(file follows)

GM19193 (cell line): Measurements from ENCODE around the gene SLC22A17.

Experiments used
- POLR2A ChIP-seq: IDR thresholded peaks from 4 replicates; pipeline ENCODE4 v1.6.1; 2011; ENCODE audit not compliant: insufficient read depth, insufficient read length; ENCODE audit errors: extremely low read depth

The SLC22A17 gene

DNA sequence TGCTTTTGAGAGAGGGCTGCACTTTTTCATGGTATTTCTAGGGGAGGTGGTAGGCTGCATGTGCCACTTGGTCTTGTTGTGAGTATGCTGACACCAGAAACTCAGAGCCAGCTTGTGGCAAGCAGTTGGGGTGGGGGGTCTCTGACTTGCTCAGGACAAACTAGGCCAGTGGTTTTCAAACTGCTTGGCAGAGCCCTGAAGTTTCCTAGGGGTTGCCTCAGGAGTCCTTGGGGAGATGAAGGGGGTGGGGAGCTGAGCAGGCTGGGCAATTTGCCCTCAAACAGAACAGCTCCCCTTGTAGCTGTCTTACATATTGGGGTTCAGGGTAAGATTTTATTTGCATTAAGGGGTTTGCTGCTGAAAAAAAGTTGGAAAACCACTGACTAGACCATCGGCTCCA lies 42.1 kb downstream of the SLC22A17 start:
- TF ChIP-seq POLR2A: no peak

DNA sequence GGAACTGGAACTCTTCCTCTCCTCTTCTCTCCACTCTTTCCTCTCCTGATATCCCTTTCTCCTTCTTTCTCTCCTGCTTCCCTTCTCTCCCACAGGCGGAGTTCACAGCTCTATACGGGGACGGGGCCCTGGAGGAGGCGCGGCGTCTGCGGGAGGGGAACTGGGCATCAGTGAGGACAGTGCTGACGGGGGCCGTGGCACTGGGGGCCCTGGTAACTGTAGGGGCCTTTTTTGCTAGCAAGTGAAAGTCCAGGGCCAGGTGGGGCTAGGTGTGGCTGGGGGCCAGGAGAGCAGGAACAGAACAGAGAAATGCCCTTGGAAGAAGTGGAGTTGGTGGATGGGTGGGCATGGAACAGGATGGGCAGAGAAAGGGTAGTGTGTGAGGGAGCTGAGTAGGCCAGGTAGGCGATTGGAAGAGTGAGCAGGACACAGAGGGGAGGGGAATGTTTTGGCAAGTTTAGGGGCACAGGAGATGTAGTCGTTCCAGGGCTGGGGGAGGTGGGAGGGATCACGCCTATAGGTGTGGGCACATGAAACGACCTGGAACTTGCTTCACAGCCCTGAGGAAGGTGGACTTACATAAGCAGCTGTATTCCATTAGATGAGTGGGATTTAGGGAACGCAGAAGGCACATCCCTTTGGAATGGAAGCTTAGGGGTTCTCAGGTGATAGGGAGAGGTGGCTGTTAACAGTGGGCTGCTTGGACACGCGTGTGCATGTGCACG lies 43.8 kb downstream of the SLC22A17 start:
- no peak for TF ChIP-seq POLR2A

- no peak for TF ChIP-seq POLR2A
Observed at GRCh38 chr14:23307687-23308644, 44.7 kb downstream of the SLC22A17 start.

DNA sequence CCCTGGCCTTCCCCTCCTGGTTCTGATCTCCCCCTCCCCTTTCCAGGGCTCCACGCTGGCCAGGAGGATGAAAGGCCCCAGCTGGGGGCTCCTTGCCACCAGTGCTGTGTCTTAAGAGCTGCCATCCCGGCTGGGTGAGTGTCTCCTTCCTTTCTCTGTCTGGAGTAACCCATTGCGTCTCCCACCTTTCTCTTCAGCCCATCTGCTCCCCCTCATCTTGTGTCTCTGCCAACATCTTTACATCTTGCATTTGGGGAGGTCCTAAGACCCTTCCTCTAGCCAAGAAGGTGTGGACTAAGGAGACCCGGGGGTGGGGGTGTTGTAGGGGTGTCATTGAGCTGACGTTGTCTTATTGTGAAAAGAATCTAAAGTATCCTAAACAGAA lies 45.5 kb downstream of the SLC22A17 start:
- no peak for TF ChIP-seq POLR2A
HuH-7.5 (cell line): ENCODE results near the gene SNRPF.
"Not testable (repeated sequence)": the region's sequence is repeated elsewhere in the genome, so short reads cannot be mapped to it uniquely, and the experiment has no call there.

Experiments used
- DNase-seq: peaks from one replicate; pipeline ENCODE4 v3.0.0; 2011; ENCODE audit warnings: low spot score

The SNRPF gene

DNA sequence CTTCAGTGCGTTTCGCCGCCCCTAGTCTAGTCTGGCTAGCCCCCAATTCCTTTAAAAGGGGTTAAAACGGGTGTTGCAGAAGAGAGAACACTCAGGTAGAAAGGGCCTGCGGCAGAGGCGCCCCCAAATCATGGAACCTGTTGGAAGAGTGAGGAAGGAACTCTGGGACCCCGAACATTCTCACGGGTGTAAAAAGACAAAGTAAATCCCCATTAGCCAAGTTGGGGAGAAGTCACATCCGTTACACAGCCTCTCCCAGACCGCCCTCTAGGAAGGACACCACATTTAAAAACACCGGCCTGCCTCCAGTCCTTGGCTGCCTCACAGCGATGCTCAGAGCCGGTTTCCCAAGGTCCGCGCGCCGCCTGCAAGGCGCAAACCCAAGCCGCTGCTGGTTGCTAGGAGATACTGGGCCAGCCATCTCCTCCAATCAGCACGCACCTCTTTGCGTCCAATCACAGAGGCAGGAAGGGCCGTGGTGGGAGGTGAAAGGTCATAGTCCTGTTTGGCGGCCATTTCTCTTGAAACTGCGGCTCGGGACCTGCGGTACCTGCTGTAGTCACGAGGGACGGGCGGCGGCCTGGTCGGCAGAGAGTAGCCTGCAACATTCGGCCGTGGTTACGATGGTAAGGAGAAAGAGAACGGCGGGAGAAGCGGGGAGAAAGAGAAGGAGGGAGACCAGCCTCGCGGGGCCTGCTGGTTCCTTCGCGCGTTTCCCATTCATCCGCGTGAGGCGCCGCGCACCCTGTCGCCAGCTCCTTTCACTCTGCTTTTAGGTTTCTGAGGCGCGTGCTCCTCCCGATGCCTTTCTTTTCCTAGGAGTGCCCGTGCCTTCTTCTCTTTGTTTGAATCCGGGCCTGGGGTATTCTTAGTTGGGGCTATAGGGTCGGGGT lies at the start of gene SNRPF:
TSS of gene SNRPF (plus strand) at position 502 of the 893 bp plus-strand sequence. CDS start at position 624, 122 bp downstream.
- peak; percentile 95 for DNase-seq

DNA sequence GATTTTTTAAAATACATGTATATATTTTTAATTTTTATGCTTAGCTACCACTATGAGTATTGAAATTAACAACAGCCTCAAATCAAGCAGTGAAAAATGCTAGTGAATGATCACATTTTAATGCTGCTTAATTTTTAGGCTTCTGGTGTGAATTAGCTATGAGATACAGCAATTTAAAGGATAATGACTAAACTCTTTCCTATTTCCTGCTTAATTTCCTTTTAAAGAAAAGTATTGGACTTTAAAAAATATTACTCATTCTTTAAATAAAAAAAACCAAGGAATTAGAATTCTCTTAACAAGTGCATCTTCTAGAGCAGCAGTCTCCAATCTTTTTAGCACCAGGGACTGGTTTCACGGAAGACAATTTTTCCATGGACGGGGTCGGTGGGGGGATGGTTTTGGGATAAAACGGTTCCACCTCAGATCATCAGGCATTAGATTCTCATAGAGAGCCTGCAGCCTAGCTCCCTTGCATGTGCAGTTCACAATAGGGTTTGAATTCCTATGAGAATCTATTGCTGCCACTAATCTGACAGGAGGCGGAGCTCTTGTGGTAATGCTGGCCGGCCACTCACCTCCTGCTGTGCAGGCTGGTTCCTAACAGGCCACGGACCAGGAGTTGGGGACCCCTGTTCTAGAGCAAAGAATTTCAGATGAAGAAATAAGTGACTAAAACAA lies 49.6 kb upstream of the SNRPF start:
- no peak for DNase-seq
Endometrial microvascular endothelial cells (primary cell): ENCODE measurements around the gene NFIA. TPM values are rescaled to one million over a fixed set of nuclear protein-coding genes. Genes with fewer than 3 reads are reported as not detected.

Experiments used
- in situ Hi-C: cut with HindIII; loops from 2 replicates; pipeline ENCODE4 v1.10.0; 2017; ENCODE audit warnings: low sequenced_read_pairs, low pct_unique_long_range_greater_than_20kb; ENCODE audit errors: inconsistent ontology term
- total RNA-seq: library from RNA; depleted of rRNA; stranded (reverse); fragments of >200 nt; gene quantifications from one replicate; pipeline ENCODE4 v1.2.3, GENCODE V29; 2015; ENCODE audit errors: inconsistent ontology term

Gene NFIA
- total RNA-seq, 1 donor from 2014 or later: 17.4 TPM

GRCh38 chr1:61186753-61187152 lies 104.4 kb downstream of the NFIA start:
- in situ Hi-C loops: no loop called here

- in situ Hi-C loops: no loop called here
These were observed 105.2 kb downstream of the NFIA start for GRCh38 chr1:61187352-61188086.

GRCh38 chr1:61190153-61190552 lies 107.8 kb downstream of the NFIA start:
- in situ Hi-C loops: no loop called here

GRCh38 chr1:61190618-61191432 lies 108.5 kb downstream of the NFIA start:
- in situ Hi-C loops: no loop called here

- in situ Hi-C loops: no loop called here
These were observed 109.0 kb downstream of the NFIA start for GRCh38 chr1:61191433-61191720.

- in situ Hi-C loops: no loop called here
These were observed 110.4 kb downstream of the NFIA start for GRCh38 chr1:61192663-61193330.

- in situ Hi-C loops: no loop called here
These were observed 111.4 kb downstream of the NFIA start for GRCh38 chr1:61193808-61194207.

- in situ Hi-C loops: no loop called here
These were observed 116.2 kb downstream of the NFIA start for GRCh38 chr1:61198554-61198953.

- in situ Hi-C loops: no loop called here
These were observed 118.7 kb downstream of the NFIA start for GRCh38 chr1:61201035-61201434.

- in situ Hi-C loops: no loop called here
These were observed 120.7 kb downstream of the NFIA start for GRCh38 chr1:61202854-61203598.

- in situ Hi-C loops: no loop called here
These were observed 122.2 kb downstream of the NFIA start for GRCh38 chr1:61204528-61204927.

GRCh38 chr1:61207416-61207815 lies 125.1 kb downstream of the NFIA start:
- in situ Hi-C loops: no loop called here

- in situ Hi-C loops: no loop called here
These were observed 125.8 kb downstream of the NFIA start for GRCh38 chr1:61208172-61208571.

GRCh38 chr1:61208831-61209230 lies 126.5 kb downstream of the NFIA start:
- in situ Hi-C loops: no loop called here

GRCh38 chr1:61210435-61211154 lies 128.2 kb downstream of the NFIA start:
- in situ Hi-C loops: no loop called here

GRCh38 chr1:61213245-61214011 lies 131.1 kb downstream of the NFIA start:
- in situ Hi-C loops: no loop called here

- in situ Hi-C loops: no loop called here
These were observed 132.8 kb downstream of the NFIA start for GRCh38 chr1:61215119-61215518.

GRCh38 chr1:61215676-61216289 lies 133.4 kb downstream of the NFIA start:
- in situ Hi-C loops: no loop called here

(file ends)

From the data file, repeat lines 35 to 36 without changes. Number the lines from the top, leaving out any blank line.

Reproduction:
GRCh38 chr1:61190618-61191432 lies 108.5 kb downstream of the NFIA start:
- in situ Hi-C loops: no loop called here